Rebuts Craig Wright's 'Meritless' Copyright Claim on Bitcoin White Paper

The open-source project said it would not comply with Wright's demand to take down its copy of the iconic founding document.

AccessTimeIconJan 21, 2021 at 10:01 a.m. UTC
Updated Sep 14, 2021 at 10:59 a.m. UTC

"We will continue hosting the Bitcoin whitepaper and won’t be silenced or intimidated. Others hosting the whitepaper should follow our lead in resisting these false allegations."

So said, an independent open-source project that aims to support Bitcoin development, in a response on Thursday to an attempt by nChain Chief Scientist Craig Wright to force the site to take down its copy of the Bitcoin white paper.

While Bitcoin was created by the pseudonymous Satoshi Nakamoto, who has yet to be identified, Wright has repeatedly made claims that he is Satoshi and, apparently contrary to the ethos of the founder, is attempting to claim he owns the copyright to Bitcoin's intellectual property.

Wright, who is a key advocate for the rival cryptocurrency bitcoin sv (for Satoshi's vision), has now had his lawyers sent out letters to several entities seeking them to remove copies of the white paper from their websites, according to

Wright is said to be claiming the copyright to the white paper, the "Bitcoin" title and ownership of

"We believe these claims are without merit, and refuse" to take down the paper, said the organization.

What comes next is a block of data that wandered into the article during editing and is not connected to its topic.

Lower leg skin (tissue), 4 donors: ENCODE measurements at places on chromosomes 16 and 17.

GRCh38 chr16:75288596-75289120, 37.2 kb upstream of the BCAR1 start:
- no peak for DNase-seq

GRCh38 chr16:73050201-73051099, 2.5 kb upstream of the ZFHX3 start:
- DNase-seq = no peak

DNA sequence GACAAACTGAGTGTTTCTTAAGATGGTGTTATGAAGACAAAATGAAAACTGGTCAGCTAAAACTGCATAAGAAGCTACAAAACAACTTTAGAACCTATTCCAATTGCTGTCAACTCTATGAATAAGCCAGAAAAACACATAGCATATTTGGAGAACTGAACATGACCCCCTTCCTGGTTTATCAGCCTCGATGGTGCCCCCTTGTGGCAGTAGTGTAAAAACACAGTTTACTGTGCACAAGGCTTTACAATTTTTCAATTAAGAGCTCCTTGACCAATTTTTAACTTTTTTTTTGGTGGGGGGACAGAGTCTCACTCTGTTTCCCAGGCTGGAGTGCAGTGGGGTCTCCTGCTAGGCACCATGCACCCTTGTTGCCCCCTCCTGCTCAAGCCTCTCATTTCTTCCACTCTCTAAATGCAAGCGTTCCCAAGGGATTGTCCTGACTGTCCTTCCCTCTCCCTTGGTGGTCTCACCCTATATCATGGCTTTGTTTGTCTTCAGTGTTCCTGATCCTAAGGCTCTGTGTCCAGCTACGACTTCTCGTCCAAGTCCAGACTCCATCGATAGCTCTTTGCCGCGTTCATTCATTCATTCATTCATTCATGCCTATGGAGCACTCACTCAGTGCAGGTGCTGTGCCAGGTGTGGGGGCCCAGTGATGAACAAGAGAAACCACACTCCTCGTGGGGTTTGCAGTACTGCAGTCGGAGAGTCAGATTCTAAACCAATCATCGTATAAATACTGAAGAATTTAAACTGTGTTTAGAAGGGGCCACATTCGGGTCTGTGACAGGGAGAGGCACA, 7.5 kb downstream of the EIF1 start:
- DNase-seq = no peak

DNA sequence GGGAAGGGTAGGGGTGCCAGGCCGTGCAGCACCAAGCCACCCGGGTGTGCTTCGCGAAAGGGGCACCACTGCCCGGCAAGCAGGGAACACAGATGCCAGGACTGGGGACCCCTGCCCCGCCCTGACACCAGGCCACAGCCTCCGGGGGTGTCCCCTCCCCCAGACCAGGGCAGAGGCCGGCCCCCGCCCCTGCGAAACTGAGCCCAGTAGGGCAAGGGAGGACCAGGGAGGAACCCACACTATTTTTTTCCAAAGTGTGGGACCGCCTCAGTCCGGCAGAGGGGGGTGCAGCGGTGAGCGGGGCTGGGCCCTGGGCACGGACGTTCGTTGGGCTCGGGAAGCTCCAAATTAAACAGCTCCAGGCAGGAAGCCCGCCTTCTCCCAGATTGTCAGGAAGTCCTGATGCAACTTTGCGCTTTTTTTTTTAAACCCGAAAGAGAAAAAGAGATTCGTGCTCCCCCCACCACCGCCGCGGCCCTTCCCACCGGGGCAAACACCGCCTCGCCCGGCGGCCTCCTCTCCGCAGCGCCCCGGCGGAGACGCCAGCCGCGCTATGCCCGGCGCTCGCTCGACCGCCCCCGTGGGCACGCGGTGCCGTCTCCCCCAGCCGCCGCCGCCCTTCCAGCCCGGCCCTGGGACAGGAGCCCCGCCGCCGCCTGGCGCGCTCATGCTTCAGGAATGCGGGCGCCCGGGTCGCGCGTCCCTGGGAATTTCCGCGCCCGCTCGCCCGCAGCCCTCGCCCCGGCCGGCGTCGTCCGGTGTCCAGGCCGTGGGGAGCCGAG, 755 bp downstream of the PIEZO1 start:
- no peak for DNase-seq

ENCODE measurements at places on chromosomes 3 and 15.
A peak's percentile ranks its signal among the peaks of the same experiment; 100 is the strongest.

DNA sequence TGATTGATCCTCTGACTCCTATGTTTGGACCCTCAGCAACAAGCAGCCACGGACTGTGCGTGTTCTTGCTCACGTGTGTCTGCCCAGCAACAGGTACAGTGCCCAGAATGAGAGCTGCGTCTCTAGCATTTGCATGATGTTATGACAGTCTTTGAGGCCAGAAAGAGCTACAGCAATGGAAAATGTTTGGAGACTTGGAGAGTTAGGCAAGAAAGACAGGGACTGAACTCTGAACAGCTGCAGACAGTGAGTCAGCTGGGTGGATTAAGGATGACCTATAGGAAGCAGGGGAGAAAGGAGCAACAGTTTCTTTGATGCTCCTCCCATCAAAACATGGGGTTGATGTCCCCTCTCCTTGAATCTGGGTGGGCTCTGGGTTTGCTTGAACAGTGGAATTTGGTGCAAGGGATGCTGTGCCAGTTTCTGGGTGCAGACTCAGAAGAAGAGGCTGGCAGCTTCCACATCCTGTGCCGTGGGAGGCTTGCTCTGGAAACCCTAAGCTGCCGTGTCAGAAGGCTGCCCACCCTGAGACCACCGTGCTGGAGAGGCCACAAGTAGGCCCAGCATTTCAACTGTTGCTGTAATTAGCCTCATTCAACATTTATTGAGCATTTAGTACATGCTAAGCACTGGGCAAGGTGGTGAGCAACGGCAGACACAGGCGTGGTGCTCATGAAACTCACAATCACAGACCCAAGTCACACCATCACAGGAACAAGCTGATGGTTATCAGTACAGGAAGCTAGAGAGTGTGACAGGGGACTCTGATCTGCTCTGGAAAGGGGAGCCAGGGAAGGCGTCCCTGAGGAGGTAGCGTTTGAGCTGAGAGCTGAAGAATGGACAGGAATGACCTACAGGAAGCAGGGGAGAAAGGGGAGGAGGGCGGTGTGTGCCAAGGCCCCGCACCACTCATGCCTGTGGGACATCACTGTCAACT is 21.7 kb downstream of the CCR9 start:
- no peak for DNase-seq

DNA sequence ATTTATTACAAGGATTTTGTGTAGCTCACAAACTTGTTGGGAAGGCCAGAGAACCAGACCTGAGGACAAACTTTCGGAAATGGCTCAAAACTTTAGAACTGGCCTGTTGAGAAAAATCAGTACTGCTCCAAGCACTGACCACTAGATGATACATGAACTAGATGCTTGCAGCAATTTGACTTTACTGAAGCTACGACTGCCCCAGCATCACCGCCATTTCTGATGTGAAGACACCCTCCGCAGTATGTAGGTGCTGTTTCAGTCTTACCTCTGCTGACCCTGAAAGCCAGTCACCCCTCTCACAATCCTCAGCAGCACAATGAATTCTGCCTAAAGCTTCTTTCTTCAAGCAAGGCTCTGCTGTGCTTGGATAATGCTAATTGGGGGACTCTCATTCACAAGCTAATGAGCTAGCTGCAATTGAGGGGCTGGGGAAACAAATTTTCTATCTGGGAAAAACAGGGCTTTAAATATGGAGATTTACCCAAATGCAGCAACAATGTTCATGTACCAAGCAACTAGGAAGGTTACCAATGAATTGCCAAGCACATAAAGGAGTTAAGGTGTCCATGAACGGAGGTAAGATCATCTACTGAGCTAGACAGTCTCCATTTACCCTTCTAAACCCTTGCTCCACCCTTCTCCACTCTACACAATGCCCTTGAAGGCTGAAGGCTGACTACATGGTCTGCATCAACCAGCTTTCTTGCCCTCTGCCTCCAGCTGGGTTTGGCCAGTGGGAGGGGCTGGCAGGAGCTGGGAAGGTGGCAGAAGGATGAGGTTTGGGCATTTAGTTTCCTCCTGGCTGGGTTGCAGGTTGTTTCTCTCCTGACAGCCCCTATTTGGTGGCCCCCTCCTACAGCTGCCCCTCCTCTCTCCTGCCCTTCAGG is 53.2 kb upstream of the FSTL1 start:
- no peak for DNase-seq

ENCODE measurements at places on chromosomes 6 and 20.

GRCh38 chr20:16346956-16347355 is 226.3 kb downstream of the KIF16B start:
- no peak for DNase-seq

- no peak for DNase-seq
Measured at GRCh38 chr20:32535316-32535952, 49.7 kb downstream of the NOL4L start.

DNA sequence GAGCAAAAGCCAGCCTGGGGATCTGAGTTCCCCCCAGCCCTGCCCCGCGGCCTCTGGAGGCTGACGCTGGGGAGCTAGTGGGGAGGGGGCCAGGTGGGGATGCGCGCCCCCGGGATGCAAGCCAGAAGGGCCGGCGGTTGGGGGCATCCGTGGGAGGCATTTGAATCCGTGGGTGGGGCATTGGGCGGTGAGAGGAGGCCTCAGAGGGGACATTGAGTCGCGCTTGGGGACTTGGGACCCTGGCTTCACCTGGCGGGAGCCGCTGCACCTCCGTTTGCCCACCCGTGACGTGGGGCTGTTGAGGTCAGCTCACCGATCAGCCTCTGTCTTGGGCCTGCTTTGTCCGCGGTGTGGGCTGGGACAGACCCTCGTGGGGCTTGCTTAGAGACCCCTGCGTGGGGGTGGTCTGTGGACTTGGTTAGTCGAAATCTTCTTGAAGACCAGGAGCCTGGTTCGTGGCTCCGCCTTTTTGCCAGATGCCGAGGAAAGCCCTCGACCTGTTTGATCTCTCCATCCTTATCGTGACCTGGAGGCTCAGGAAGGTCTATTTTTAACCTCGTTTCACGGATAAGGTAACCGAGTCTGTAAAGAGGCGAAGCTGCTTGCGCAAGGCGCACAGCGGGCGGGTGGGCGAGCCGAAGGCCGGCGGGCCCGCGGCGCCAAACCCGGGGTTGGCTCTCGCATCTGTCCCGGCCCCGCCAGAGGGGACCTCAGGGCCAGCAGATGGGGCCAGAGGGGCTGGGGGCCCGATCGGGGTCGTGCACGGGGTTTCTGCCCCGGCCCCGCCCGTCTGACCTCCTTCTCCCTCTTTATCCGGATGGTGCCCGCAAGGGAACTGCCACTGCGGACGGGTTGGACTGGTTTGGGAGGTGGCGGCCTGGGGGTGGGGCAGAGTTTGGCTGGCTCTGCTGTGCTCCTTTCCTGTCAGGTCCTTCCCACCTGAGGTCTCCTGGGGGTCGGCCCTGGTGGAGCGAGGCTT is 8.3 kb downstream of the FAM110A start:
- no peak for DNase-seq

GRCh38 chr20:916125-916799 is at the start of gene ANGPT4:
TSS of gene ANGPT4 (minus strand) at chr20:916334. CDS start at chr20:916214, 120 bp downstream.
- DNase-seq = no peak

However, the operators of, the website for the cryptocurrency's developer team Bitcoin Core, did take down their copy of the paper, references to it deleted and the changes merged on GitHub, according to

"By surrendering in this way, the Bitcoin Core project has lent ammunition to Bitcoin’s enemies, engaged in self-censorship and compromised its integrity," said the organization.

The organization said the Bitcoin white paper was included in the original Bitcoin project files and the project was published under the permissive and free MIT license by Satoshi Nakamoto. As such said "there is no doubt" it has the legal right to host the white paper.

"Furthermore, Satoshi Nakamoto has a known PGP public key, therefore it is cryptographically possible for someone to verify themselves to be Satoshi Nakamoto. Unfortunately, Craig has been unable to do this," the post adds.


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